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China under scrutiny and a message from Omaha

The inside story on the Asia tech trends that matter, from Nikkei Asia and the Financial Times

Hello everyone, this is Akito in Singapore.

As the impact of U.S.-China decoupling spreads, the presence of leading companies from both countries has grown exceptionally here in Singapore. The city-state is home to the Asia-Pacific headquarters of many American tech giants, while their Chinese counterparts have significant operations here, too.

For global companies, Singapore seems to have it all: English and Chinese are both widely used as official languages here, the crime rate is one of the lowest in the world, and Changi Airport, one of the most efficient and connected in Asia, is less than 30 minutes from the city center. And most importantly, Singapore has a highly educated talent pool.

As tensions between the world's two biggest economies worsen, Singapore provides a space where companies from both sides can launch their Asia-Pacific and global expansions.

But geopolitical concerns are never far away. That can be seen in the case of Chinese fast fashion brand Shein, which has an operating company based in Singapore but is facing increasing pressure in the U.S.

Shein under scrutiny

Shein, the fast-growing and low-priced apparel brand popular among young shoppers, is eyeing an initial public offering in the U.S. However, a bipartisan group of American lawmakers has sent a letter to the Securities and Exchange Commission urging it to block the IPO until the company can prove it is not using forced labor in China's Xinjiang region, write Nikkei's Rintaro Tobita and Tomoko Wakasugi.

The Uyghur Forced Labor Prevention Act, which took effect in the U.S. last June, essentially bans imports of products made in Xinjiang.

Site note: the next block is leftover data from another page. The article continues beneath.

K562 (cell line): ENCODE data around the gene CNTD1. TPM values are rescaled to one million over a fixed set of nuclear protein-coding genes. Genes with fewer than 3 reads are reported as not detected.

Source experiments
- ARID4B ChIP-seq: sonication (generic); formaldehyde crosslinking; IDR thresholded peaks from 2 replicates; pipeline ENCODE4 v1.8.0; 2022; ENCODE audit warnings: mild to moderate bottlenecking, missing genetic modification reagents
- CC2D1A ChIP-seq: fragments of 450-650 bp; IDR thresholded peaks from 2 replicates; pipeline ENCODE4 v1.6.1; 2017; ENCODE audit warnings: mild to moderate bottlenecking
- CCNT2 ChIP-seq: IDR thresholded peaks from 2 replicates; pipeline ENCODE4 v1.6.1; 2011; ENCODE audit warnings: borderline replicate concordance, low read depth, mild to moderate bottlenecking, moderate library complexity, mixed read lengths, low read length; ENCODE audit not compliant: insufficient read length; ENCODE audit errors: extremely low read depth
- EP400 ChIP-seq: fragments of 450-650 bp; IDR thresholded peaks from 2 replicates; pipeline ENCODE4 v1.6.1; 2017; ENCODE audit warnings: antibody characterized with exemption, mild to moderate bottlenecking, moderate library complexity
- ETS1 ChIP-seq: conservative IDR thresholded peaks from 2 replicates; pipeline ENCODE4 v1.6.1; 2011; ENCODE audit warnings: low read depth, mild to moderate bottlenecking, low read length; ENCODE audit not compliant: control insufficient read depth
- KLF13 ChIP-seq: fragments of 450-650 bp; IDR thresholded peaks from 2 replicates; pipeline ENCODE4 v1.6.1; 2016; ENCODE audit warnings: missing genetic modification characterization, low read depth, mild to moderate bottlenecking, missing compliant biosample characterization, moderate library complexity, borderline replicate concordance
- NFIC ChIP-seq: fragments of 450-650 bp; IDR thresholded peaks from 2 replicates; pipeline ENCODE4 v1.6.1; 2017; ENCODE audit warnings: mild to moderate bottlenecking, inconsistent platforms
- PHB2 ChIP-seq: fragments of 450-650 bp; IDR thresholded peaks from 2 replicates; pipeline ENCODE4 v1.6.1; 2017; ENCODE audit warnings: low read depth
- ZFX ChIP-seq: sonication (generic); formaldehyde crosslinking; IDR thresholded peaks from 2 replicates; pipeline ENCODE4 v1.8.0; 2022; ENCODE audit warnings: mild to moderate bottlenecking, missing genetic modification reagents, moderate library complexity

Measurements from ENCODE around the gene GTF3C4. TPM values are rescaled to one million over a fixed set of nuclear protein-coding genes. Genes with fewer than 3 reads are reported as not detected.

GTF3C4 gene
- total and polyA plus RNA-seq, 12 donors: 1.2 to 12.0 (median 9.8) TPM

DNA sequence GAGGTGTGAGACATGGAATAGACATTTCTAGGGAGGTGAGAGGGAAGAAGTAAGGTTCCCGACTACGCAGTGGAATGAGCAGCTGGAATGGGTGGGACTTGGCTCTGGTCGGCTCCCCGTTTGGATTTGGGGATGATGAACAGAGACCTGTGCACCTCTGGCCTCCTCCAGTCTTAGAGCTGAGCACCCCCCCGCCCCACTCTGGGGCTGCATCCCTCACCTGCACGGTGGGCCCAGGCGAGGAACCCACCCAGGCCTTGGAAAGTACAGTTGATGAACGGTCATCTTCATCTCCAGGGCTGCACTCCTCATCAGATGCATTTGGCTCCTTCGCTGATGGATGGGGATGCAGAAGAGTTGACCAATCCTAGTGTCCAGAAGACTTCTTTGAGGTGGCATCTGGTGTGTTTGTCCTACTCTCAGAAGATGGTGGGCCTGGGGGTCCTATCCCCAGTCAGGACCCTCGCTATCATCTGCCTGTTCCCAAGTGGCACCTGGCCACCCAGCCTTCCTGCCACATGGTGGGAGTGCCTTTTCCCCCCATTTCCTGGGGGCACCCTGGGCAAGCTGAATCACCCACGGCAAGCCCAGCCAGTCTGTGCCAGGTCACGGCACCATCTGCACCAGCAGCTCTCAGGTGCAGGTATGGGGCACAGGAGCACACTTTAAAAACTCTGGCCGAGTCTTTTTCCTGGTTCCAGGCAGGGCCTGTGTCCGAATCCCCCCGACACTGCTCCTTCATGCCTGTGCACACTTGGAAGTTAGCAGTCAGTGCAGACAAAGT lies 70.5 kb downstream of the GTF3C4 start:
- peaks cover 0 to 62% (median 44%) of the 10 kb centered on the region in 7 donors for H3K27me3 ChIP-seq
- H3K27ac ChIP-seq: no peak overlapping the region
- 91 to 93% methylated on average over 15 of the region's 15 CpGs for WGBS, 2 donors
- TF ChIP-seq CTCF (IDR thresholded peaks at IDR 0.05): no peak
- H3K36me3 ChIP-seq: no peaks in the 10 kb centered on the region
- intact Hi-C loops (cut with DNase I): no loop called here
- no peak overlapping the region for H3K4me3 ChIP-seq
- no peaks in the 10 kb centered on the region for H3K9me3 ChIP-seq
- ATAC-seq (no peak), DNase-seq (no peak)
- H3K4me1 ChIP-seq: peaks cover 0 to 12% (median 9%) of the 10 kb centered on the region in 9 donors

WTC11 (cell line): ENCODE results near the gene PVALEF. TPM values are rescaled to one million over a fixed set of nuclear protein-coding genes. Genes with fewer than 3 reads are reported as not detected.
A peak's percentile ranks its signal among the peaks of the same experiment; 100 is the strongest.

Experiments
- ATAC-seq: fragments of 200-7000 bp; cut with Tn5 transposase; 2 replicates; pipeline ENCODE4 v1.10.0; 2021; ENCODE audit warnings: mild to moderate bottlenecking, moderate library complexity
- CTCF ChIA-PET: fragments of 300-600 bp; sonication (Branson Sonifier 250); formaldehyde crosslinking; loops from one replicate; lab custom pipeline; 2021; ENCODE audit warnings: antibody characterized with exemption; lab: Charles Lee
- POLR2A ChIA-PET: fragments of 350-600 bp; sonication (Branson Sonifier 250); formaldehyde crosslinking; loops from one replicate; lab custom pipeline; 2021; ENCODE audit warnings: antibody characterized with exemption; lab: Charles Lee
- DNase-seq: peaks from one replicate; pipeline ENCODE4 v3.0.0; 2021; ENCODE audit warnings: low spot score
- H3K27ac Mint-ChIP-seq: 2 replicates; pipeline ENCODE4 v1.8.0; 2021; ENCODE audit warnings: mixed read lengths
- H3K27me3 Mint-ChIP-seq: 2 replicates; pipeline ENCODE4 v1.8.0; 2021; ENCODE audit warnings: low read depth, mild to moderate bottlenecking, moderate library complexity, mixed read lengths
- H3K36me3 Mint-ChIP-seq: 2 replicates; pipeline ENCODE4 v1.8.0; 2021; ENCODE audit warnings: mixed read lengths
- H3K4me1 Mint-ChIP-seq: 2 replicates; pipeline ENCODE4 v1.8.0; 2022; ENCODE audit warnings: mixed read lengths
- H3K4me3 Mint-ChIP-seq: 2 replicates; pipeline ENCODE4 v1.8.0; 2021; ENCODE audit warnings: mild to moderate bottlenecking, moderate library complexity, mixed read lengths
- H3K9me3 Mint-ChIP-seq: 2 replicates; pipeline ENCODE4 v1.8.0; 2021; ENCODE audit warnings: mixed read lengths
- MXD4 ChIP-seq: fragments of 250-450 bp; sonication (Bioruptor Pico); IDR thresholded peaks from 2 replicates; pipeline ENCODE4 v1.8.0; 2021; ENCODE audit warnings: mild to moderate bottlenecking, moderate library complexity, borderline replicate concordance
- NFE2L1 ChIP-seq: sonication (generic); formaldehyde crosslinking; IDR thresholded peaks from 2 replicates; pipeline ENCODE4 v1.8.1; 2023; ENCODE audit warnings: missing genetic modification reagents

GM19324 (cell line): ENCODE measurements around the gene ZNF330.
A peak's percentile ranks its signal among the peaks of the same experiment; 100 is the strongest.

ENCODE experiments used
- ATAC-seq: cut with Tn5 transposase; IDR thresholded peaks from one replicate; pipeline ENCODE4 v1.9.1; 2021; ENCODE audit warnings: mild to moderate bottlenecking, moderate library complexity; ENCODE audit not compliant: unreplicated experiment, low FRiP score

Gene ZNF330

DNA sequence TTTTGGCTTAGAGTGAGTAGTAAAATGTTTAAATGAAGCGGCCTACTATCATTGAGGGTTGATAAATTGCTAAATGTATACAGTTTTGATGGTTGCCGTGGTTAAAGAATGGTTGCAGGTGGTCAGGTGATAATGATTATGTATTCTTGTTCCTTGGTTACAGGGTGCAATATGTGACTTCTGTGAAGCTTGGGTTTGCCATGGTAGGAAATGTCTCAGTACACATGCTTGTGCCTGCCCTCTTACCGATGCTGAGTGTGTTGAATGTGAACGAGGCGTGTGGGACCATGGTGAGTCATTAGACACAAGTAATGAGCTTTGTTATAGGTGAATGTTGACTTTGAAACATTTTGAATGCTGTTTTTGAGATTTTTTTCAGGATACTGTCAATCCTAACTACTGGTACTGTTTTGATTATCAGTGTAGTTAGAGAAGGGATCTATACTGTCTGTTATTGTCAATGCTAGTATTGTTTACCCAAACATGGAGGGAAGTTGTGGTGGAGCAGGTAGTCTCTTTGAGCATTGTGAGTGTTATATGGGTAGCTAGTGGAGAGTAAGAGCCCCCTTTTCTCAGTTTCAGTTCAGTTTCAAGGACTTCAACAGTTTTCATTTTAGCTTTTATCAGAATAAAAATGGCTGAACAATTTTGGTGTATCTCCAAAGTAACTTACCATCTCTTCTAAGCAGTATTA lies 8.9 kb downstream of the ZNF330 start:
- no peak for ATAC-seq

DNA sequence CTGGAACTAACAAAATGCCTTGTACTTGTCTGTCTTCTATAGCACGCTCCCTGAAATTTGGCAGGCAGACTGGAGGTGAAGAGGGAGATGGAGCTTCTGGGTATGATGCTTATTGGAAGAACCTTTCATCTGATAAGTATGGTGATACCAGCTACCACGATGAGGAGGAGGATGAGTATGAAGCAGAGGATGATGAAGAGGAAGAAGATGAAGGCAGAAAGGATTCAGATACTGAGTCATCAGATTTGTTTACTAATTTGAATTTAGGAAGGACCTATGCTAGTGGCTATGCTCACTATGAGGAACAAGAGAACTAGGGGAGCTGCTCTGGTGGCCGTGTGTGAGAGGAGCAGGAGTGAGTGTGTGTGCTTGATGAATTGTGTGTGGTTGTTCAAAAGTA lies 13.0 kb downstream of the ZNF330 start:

Although Shein has said it requires suppliers to buy cotton from approved regions to comply with the legislation, the bipartisan U.S.-China Economic and Security Review Commission (USCC) recently released a report detailing allegations about forced labor as well as violation of intellectual property rights.

Temu, an e-commerce platform run by PDD Holdings, operator of China's popular Pinduoduo, has also come under American scrutiny. The company announced in a recent filing that PDD has relocated its headquarters from Shanghai to Dublin as it plans to ramp up its expansion outside China.

But regardless of where their headquarters may be located, U.S. scrutiny of Chinese companies is unlikely to let up anytime soon.

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Moving toward market

A top Chinese memory chipmaker is going forward with a listing in Shanghai that will fund significant expansion, after receiving confirmation from U.S. chip toolmakers they can supply its new production lines, write the Financial Times' Qianer Liu, Cheng Leng, Eleanor Olcott and Demetri Sevastopulo.

Months after Washington imposed a sweeping export ban over advanced chipmaking tools, ChangXin Memory Technologies has been told the equipment it needs will not be subject to U.S. controls, according to people with direct knowledge of the matter.

CXMT, one of China's biggest makers of DRAM memory chips, has resumed expansion plans for foundries that it previously put on hold due to the U.S. export controls. The new plants will manufacture less sophisticated chips for phones, servers and electric vehicles, bypassing the tightened restrictions over procuring advanced chip tools.